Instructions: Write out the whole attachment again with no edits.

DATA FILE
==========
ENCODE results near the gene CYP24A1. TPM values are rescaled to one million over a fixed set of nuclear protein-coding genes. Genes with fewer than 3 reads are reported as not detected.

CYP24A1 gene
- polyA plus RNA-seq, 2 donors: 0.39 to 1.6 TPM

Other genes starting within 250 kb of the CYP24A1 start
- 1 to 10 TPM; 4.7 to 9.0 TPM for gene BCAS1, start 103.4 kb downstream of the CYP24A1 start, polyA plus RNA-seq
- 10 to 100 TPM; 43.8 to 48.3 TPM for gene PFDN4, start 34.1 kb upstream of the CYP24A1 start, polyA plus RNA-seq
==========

ENCODE results near the gene CYP24A1. TPM values are rescaled to one million over a fixed set of nuclear protein-coding genes. Genes with fewer than 3 reads are reported as not detected.

CYP24A1 gene
- polyA plus RNA-seq, 2 donors: 0.39 to 1.6 TPM

Other genes starting within 250 kb of the CYP24A1 start
- 1 to 10 TPM; 4.7 to 9.0 TPM for gene BCAS1, start 103.4 kb downstream of the CYP24A1 start, polyA plus RNA-seq
- 10 to 100 TPM; 43.8 to 48.3 TPM for gene PFDN4, start 34.1 kb upstream of the CYP24A1 start, polyA plus RNA-seq